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“Distance Lends Enchantment: Photography and the Dialectics of Space and Time in Graham Swift’s Out of this World (1988)”

This article examines the dialectics between distance and proximity in Graham Swift’s Out of this World. It specifically addresses the relationship between Harry Beech, one of the main characters, and his relatives, namely his daughter and his father, Sophie and Robert, respectively. As a photojournalist, Harry travels around the world; he seldom stays at home. The close proximity he enjoys with the victims of war he photographs, in defiance to his father who is an arm manufacturer, ironically entails a distancing whose effects are often perverse. This results in a paradigmatic pattern in which distance generates transient proximity and proximity reflects distance.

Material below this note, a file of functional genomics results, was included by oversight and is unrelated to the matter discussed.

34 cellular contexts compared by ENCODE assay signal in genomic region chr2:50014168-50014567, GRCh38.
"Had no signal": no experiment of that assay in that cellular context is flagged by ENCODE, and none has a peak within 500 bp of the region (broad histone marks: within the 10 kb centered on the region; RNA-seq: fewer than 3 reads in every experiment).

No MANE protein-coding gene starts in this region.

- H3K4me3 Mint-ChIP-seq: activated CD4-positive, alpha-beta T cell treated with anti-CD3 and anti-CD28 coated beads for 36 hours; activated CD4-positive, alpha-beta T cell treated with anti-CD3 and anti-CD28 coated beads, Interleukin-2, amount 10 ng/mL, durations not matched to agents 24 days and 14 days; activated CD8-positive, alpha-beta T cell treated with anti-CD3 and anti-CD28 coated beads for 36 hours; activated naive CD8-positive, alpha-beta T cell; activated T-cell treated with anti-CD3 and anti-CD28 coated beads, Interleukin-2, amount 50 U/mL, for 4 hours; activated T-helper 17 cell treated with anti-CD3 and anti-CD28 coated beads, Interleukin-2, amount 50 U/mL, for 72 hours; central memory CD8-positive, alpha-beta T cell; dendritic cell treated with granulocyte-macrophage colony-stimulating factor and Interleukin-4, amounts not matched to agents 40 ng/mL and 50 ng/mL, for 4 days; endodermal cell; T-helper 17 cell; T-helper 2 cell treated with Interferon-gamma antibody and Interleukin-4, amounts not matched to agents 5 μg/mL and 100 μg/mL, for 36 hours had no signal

Auteur(s) : ISSAGA NDIAYE
Pages : 53-64
Année de publication : 2017
Revue : Revue du CAMES: littérature, langues et linguistique
N° de volume : 6
Type : Article
Mise en ligne par : NDIAYE Issaga